Megan Leslie Headshot

Denying Climate Change Denies us Jobs

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Last week during Question Period, I repeatedly asked Natural Resources Minister Joe Oliver if he accepted the scientific reality that fossil fuels cause climate change. It took six tries before he reluctantly agreed, but what remained imminently clear is his and the government's denial that climate change is a problem.

This form of denial not only threatens to pass on a poisoned planet to our youth, it is also marginalizing the Canadian economy. The Conservative's climate denial threatens to make Canada miss the boat on the next wave jobs and global innovation based on green energy.

What's more, their militant denial of the climate problem is not even helping the oil industry. Oil industry CEOs have expressed embarrassment at the Minister's fringe position. Our government's refusal to deal with the problem has led foreign investors and trading partners to slam the door on Canadian energy, until we clean up our act.

The Minister, whose portfolio includes development and support of clean energy industries, has yet to present a credible plan to move Canada to the green economy and to establish real diversity in the energy economy of the future.

The need to take action and develop green jobs is clear. Experts are suggesting that pigeon-holing Canada into a petro-economy is setting us up for failure. The International Energy Agency's global low-carbon scenario states that global action on climate change will make "the economics of new oil sands projects marginal."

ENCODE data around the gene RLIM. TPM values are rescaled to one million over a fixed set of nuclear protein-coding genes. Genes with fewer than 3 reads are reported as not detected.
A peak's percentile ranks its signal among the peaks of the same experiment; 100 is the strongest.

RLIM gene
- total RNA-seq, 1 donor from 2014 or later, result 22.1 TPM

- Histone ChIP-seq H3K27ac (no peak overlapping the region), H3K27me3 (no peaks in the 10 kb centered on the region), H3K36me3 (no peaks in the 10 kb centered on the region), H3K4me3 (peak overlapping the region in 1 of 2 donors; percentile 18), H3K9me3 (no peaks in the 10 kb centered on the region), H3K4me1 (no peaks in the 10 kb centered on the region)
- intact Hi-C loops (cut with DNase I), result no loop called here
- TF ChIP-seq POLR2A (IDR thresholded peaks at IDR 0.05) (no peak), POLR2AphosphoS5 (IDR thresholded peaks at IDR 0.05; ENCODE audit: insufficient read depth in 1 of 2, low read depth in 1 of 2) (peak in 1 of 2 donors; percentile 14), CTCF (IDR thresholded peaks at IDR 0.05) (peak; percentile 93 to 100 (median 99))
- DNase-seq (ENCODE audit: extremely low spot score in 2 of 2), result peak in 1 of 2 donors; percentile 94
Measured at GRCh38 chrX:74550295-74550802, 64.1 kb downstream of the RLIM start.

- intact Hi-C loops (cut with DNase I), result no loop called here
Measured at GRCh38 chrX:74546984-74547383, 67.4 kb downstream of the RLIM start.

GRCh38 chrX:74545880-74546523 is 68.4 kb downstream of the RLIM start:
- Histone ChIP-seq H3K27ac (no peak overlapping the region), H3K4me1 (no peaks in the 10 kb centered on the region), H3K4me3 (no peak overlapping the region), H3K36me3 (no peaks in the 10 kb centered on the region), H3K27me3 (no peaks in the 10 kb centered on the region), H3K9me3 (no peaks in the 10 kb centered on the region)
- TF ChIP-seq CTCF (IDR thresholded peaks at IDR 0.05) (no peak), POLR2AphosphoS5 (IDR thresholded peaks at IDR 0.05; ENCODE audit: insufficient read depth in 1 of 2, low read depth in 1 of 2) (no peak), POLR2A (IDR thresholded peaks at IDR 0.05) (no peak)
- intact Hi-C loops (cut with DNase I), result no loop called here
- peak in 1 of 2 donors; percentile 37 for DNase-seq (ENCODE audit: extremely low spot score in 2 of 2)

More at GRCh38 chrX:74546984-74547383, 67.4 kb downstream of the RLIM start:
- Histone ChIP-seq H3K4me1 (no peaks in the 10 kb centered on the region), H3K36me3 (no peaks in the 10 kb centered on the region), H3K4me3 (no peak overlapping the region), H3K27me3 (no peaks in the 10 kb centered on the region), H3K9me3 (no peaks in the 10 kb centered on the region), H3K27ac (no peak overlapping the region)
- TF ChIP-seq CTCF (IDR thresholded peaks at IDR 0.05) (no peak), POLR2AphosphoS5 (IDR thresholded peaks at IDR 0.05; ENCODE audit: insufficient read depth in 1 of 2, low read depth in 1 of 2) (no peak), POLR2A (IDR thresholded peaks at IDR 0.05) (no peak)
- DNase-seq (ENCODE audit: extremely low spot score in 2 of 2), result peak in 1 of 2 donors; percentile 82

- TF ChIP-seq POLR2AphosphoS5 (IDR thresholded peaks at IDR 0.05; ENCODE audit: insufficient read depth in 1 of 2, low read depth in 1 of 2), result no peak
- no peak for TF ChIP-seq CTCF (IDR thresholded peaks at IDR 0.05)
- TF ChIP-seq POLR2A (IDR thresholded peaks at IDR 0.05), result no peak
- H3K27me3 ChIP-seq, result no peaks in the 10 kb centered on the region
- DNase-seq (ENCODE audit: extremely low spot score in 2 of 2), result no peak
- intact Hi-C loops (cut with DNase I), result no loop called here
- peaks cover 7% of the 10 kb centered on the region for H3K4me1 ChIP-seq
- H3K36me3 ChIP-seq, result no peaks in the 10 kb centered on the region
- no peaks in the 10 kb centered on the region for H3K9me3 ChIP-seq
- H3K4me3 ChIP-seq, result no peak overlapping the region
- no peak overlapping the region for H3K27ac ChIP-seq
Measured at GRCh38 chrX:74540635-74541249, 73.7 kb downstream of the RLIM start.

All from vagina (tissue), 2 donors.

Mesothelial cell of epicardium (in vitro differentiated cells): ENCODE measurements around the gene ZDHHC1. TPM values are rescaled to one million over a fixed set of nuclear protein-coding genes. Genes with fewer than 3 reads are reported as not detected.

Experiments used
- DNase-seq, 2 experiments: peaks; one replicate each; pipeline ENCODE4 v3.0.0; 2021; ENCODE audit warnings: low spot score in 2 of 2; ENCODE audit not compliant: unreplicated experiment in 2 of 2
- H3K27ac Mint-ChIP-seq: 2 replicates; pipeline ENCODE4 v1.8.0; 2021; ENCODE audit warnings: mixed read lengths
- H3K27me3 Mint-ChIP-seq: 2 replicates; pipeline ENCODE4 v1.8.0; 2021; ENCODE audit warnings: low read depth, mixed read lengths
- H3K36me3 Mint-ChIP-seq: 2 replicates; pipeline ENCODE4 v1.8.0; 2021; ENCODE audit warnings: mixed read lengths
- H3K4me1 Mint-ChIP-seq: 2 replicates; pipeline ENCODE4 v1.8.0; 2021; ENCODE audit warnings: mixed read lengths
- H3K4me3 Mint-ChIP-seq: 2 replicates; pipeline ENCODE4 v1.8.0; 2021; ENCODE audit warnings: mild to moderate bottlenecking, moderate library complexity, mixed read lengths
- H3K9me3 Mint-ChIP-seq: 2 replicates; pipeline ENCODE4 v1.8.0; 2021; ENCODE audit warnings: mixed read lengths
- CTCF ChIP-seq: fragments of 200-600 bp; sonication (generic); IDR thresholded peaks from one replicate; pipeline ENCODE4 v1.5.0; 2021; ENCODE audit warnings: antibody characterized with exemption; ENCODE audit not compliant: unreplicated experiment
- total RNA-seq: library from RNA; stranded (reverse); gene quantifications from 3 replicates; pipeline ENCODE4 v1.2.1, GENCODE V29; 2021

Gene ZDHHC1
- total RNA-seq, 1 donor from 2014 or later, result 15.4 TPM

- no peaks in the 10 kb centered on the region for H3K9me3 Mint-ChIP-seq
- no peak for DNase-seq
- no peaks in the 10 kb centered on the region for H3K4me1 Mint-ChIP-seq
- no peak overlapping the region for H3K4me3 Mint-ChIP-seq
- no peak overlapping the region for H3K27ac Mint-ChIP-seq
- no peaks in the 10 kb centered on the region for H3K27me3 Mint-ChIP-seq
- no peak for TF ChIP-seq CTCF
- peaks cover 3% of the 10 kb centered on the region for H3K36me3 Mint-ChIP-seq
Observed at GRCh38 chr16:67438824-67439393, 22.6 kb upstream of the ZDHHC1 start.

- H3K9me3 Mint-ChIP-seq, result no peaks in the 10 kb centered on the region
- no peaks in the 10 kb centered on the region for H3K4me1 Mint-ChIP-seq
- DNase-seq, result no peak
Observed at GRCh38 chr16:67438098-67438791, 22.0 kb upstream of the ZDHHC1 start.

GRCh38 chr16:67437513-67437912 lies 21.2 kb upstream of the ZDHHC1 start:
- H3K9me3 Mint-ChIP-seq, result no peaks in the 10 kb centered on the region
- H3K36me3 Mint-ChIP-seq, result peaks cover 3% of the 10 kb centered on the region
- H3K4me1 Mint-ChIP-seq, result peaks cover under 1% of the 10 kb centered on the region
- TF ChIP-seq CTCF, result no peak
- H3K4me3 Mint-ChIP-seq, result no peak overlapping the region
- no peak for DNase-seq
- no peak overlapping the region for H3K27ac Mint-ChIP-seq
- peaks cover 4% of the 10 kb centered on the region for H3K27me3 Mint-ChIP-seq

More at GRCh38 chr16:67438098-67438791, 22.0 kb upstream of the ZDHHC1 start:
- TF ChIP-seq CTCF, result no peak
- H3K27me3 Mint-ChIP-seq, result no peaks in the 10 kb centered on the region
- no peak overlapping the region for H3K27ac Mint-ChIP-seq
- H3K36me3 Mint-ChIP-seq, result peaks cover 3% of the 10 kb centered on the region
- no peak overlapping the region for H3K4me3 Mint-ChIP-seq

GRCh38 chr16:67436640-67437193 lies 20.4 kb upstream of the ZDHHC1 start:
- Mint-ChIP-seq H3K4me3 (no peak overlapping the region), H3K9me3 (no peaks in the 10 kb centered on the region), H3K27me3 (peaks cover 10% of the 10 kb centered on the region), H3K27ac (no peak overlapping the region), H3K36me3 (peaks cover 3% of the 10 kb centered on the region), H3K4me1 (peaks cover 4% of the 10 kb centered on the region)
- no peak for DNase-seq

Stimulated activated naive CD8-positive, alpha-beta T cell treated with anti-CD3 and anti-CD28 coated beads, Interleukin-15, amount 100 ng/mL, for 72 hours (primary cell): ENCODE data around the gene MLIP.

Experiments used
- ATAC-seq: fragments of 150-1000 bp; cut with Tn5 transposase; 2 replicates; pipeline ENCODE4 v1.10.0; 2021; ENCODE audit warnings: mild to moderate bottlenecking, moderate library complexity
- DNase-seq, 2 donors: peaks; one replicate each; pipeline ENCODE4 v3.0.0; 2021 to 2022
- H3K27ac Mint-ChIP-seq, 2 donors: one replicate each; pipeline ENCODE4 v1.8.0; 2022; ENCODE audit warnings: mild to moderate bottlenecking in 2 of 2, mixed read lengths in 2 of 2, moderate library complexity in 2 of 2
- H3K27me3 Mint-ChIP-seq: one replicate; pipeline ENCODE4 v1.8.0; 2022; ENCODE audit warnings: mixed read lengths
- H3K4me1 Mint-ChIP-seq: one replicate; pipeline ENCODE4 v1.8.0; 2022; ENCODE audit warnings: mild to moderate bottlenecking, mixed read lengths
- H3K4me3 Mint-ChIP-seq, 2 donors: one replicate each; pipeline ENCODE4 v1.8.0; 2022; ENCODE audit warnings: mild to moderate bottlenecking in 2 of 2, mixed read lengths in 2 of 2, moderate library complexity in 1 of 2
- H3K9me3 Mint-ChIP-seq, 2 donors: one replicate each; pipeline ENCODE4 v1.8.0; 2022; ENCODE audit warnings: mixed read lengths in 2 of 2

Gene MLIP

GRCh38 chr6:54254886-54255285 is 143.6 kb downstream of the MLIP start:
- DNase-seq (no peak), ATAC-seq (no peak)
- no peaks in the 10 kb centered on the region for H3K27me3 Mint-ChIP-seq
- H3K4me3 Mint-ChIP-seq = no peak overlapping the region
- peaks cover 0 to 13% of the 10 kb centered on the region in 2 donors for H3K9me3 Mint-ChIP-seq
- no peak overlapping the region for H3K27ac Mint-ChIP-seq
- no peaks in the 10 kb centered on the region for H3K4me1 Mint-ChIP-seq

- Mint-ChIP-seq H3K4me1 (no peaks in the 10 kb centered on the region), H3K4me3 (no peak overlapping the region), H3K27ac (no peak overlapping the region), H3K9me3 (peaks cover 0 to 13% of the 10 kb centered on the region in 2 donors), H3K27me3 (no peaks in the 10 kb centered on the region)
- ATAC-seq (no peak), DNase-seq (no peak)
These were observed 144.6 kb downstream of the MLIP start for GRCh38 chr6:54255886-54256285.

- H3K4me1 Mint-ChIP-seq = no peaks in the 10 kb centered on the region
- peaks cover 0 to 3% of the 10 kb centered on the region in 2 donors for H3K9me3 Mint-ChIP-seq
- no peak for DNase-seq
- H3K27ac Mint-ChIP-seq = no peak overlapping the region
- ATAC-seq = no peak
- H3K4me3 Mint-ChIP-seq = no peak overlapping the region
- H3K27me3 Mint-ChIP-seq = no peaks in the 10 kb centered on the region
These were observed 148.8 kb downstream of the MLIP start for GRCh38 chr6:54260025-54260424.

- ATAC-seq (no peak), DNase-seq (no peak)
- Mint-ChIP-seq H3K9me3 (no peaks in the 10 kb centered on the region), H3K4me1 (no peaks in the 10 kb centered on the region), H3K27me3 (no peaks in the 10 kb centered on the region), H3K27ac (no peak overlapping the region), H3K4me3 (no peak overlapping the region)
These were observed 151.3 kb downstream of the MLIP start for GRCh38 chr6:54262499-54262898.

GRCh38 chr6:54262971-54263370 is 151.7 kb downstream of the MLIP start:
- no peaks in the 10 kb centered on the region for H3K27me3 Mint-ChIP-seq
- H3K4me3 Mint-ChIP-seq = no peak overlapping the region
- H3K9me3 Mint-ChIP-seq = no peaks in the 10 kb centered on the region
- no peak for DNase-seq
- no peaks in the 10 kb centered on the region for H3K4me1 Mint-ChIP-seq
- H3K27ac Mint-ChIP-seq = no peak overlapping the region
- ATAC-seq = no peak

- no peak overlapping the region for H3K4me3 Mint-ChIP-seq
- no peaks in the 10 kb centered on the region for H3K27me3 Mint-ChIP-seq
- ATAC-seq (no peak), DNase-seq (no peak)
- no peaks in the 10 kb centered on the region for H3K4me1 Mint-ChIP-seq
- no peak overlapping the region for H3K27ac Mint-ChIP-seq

In the face of the reality that we will eventually have to deal with climate change, the reasonable thing to do is to develop economic strategies that think 15 to 30 years in advance and escape this government's 19th-century mindset. Alberta Premier Allison Redford's call for a National Energy Strategy appears prepared to recognize the climate change problem, but the federal government continues to deny it.

A reasonable approach would implement measures to reduce greenhouse gas (GHGs) in the oil sands and the rest of the country. It would strategically and methodically develop plans to diversify the economy in Alberta and the rest of Canada and give us a foothold in the clean energy industries that will fuel jobs and innovation in this century.

We must recognize our fossil fuel stock as a precious resource that we can use strategically to provide jobs today, but also ensure longer-term job security by using the short-term wealth they create to transition us towards new industries. We need to stop denying the writing on the wall, and develop prudent strategies to find ways to transfer the skills and knowledge that the workers in the oil sands have towards green energy industries.

A green jobs strategy would include extending the ecoENERGY home retrofit program, which the Conservatives have just cancelled, because it has created economic spin-offs of $10 for every $1 invested by the government while simultaneously reducing our carbon footprint. Jobs can be created through investing in green infrastructure projects, enhanced public transit, and green research and development, all of which will spur economic development in every community in Canada.

The difference between the NDP and the Conservatives is that the NDP recognizes the reality of the climate change challenge and is proposing solutions that will help our economy. Meanwhile the Conservatives waste time denying the problem and bowing down to oil executives.

The most advanced economies are the ones that solve the most pressing problems that the world faces. Minister Oliver denies that we have a problem, which is why he is putting our environment in danger and putting jobs at risk by locking Canada into a marginal economic position that denies that green energy needs to be a leading industry in this century.

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